Gender, inter/disciplinarity and marginality in the social sciences and humanities: A comparison of six disciplines

Rebecca Pearse, James N. Hitchcock, Helen Keane

Research output: Contribution to journalReview articlepeer-review

1 Citation (Scopus)

Abstract

Within different social science and humanities disciplines, there has been debate about the impact of feminist knowledges and scholarship by women in general. This study systematically investigates the differential impact of feminist thought on disciplinary domains in the social sciences and humanities. Using quantitative citation data from the Web of Science, we investigate the extent to which gender-related research is produced and circulated in the ‘centres’ of six disciplines: economics, history; international relations; political science; philosophy and sociology. We then analyse the production and circulation of knowledge produced in feminist disciplinary sub-fields. The study findings show gender inequality persists, evidenced by gender representation in editorial positions and authorship. The proportion of gender-related research articles published in sociology is significantly greater than in economics, history, international relations, philosophy and political science. Interdisciplinarity appears to mediate the status of feminist knowledge within disciplines. The marginalisation of feminist discipline subfields appears to be constituted through practices of strong disciplinarity.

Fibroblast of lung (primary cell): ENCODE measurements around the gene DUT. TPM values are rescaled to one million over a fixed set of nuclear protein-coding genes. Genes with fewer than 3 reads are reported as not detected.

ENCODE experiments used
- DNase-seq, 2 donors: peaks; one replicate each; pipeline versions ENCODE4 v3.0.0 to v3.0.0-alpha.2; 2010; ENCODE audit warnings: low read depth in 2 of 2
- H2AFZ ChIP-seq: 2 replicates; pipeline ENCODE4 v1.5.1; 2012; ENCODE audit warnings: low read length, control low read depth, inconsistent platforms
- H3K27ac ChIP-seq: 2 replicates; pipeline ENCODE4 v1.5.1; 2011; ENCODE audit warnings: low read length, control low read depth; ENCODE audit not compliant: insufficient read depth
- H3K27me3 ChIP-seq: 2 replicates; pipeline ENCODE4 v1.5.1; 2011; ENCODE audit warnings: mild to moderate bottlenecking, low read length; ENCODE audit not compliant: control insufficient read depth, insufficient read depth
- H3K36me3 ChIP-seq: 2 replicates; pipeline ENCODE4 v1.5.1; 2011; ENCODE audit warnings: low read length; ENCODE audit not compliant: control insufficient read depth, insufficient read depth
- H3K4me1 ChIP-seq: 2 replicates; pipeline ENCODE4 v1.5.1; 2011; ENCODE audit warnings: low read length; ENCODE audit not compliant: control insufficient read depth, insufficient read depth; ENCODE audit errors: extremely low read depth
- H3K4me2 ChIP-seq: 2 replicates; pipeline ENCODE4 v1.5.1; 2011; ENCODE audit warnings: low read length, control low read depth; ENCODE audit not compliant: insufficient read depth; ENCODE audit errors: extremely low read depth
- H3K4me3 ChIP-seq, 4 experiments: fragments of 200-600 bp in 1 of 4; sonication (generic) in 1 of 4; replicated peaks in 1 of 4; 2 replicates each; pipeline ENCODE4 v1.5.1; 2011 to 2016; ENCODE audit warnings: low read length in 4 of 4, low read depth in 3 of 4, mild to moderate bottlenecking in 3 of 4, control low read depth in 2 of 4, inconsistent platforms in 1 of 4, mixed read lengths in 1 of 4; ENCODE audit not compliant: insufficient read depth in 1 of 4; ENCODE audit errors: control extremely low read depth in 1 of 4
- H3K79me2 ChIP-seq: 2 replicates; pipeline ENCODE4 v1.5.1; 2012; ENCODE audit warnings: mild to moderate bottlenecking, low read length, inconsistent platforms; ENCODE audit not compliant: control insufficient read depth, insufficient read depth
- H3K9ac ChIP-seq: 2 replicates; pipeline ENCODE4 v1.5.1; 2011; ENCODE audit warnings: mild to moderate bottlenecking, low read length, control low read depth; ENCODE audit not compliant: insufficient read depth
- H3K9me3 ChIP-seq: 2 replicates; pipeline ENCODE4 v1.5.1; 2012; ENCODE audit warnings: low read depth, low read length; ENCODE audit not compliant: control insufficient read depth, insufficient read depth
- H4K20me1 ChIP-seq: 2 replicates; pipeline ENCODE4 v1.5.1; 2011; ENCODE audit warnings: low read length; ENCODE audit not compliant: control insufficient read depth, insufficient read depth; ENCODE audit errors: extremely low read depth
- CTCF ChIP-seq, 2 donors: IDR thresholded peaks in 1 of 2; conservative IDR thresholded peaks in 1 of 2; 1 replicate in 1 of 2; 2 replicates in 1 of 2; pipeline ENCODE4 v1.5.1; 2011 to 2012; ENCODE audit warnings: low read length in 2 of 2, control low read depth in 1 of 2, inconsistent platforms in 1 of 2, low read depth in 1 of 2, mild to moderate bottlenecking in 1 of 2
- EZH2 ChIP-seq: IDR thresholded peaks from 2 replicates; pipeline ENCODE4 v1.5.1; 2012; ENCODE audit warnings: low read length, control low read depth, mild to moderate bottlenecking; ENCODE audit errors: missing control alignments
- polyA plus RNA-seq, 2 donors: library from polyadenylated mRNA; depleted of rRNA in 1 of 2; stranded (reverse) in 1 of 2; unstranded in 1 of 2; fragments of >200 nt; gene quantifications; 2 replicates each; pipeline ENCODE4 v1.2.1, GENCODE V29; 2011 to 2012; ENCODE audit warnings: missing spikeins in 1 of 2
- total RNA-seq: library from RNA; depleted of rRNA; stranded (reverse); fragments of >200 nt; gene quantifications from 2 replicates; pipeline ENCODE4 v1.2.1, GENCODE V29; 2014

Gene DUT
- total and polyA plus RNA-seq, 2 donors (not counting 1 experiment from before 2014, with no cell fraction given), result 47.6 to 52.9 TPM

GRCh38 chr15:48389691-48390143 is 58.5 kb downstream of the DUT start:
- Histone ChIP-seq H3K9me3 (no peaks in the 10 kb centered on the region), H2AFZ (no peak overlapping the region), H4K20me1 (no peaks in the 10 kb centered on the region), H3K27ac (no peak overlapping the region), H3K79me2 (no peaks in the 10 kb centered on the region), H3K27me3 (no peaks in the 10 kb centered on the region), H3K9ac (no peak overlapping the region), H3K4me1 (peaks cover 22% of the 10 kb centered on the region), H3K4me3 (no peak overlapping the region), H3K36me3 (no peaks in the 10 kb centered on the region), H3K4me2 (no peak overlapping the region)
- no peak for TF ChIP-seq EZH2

Original languageEnglish
Pages (from-to)109-126
Number of pages18
JournalWomen's Studies International Forum
Volume72
DOIs
Publication statusPublished - 1 Jan 2019
Externally publishedYes

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